Electron microscopy
 
Techniques in Electron Microscopes
- Practical Electron Microscopy and Database -
- An Online Book -
Microanalysis | EM Book                                                                                   http://www.globalsino.com/EM/        


=================================================================================

 

 

i) Backscattered electron-scanning electron microscopy (BSE-SEM)
         Principle: Eelectrons (from the electron beam) are backscattered from samples.
         Signal: Electrons

ii) Transmission Electron Microscopy or STEM (scanning transmission electron microscope) 
         Signal: Electrons

iii) Electron diffractions 
         Signal: Electrons

iv) In Situ/Environmental TEM/STEM Observations 

v) Secondary electron-scanning electron microscopy (SE-SEM)
         Principle: Secondary electron (SE) emission from samples due to electron excitation.
         Signal: Electrons
         Special notes: Generation of secondary electron induces energy loss of the electron beam and thus, it is related to EELS measurement.

vi) EDS (Eenergy Dispersive X-ray Spectra) or Wavelength dispersive X-ray spectroscopy (WDXRF/WDS)
         Principle: This is one of the main ways that the excited or ionized atoms recover their fundamental-level state by emitting X-ray radiations. Due to the direct recombination of interband electrons, they transport the energy difference between the initial and final states.
         Signal: X-rays
         Special notes: Generation of X-rays induces energy loss of the electron beam and thus, it is related to EELS measurement.

vii) Auger electron spectroscopy (AES)
         Principle: This is also one of the main ways that the excited or ionized atoms recover their fundamental-level state by emitting radiations.
         Signal: Electrons
         Special notes: Generation of AES electrons induces energy loss of the electron beam and thus, it is related to EELS measurement.

viii) Cathodoluminescence
         Principle: Electron-hole (e-h) pairs are generated due to beam excitation. The electrons in semiconductors are recombined from the conduction band to the valence band, resulting in CL photons.
         Signal: photons
         Applications: Examines optical properties of electronic structures, e.g. providing information on local bandgap variations that may originate from strain, defects, impurities, alloy fluctuations, etc.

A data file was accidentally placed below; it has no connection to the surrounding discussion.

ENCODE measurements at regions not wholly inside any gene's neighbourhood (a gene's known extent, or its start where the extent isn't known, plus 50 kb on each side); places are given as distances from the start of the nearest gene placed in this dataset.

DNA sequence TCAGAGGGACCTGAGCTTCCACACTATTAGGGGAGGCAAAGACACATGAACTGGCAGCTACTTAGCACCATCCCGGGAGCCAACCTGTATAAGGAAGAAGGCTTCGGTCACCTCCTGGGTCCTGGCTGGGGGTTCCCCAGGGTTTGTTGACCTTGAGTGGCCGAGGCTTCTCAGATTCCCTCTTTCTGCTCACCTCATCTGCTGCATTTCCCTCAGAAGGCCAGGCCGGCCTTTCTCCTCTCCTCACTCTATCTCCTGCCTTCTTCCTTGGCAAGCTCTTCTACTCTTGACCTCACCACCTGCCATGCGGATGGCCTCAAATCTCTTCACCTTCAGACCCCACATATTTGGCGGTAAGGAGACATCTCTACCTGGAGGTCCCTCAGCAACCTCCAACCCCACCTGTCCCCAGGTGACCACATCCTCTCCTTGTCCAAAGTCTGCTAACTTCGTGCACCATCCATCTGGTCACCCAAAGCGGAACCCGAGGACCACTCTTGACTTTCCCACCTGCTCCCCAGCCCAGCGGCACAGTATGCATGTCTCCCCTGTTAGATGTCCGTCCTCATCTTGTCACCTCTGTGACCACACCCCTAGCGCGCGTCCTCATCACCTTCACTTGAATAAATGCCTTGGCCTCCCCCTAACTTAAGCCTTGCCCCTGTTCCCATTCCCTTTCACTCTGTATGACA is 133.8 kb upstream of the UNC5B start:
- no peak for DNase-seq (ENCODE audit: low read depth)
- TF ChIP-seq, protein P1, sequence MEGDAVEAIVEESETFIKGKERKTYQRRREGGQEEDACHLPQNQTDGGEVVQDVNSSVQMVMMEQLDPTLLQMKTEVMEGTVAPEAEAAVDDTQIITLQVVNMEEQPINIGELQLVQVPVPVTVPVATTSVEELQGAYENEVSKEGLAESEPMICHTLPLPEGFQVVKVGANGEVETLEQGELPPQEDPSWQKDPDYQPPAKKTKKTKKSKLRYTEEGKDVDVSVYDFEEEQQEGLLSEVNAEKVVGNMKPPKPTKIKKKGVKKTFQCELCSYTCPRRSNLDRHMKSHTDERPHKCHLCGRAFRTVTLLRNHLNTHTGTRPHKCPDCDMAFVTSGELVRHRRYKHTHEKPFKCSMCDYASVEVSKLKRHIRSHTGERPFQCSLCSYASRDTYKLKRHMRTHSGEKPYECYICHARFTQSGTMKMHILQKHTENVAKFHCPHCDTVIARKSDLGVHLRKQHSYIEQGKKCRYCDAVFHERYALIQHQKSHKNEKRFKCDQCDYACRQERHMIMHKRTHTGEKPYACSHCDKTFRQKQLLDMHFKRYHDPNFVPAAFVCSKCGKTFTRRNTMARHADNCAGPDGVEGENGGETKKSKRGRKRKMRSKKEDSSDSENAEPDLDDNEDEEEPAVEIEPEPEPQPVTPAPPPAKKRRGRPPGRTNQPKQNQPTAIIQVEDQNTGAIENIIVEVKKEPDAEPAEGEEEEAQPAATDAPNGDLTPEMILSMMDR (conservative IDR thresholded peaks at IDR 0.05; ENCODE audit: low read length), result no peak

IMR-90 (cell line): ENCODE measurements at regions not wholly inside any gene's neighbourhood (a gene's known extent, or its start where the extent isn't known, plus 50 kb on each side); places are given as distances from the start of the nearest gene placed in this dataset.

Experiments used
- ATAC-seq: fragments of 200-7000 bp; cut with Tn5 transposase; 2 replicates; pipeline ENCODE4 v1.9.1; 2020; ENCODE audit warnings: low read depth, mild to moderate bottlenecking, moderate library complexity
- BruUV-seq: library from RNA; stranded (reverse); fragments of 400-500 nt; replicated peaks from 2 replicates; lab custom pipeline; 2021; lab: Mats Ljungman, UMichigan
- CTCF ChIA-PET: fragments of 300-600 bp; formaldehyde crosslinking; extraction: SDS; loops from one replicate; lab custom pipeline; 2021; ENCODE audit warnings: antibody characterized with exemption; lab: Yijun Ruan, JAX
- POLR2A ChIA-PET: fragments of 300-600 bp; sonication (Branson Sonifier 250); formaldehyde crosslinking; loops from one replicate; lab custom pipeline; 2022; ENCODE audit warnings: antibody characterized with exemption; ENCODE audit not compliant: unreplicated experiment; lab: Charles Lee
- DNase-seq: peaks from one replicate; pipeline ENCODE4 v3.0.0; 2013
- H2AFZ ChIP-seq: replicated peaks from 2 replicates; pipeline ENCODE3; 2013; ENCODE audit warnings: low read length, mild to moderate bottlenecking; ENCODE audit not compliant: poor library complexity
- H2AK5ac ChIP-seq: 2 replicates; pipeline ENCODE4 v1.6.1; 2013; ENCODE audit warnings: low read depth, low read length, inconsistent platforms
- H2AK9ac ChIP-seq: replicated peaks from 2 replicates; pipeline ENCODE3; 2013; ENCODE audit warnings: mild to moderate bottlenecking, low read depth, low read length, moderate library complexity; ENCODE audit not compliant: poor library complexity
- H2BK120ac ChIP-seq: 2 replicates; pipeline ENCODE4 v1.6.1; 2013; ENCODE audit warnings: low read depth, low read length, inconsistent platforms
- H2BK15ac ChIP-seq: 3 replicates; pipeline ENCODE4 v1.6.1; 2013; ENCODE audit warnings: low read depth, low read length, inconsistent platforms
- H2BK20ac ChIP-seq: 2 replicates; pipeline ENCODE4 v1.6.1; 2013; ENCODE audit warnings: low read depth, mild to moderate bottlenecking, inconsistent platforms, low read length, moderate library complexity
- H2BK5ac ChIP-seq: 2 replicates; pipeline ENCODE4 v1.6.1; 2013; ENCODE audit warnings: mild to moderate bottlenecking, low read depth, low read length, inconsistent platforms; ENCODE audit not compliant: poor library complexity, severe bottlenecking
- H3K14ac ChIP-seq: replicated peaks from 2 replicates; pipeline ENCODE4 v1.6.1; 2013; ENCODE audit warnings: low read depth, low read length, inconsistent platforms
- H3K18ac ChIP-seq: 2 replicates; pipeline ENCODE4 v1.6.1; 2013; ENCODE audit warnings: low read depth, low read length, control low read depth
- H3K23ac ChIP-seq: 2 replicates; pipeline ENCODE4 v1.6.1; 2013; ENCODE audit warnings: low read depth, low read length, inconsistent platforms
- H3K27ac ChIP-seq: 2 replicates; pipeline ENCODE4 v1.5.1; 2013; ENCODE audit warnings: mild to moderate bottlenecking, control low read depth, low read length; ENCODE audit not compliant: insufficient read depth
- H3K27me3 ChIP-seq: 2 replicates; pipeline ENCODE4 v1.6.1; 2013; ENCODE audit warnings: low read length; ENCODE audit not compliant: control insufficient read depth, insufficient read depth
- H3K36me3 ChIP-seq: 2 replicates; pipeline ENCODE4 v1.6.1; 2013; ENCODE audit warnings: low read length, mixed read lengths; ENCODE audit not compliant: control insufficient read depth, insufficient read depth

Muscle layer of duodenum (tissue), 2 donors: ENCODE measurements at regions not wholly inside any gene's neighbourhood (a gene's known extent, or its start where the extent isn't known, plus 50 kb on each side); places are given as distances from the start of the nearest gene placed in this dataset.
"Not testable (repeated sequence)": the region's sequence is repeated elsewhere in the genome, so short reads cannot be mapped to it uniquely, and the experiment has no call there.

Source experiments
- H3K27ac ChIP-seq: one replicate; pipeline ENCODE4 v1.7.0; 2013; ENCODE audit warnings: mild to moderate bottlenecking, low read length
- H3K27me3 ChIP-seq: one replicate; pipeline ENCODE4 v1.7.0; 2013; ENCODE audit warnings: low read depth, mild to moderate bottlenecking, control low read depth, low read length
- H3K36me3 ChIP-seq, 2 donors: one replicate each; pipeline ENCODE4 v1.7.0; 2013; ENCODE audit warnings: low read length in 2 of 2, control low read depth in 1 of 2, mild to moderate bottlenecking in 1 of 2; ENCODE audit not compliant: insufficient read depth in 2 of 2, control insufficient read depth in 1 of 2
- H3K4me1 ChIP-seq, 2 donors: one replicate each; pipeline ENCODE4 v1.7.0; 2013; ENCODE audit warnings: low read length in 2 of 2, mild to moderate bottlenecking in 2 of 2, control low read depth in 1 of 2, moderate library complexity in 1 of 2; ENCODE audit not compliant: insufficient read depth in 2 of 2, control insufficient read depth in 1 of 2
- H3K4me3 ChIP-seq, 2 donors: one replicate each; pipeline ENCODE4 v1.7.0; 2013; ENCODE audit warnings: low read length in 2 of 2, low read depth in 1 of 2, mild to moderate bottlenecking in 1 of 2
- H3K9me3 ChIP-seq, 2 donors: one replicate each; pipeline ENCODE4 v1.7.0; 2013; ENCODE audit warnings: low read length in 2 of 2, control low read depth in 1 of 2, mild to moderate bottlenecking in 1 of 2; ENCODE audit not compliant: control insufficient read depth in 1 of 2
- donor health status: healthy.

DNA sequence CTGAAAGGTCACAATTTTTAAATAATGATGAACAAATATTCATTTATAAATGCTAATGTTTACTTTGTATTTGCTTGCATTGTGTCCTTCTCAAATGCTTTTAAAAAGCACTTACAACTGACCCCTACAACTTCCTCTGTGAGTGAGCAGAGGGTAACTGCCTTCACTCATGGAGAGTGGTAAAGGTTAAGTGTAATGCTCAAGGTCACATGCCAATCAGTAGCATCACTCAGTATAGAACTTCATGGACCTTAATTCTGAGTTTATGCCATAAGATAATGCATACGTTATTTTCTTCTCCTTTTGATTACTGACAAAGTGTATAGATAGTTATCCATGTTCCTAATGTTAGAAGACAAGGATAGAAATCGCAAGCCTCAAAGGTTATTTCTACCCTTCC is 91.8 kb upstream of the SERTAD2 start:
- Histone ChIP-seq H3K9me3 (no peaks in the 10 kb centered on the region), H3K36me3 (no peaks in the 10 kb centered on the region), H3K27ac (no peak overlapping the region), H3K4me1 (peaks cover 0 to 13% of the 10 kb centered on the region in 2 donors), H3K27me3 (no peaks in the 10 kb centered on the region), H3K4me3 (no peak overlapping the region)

Special notes: Generation of CL photons induces energy loss of the electron beam and thus, it is related to EELS measurement.

ix) Direct observation of grain growth due to beam-heating
         Principle: Phonon excitation (heat)
         Special notes: The beam-heating induces energy loss of the electron beam and thus, it is related to EELS measurement.

x) Electron beam induced current (EBIC)
         Principle: The generated current is formed by the separation of electron-hole pairs excited by the electron-beam irradiating on semiconductor devices.
         Applications: E.g. the distinction at cross-sectional surfaces between n- and n+ regions was observed on a Si wafer and EBIC measurements demonstrated that shallow states exist at Σ3 coincidence site lattice (CSL) grain boundaries.
         Special notes: Generation of electron-hole pairs induces energy loss of the electron beam and thus, it is related to EELS measurement.

xi) Electron beam absorbed current (EBAC)/resistive contrast imaging (RCI)
         Principle: Electron beam of SEM injects charges which is then absorbed by metal lines under the surface. Therefore, a current is induced and measured by a probe placed on the SEM sample
         Applications: To locate failures in metallization networks inside semiconductor devices.
         Special notes: Energy absorption from the electron beam induces energy loss of the electron beam and thus, it is related to EELS measurement.

xii) EELS (electron energy loss spectroscopy) and  EFTEM (Energy filtered transmission electron microscopy)
         xii.a) Phonon excitation (heat): a few 10 meV, which is not detectable with current EELS instruments.
         xii.b) Plasmons (outer shell scattering, collective excitations): 2 - 50 eV, which is longitudinal wave-like oscillations of weakly bound electron, reflecting free-electron density.
         xii.c) Inner shell scattering: some hundreds to thousands of electron volts (eV).
         Principle: Measures the spectral distribution of energy transferred from an incident electron beam into a specimen.
         Signal: Electrons
         Applications: Many applications, see details at page3168.

 

 

 

 

 

=================================================================================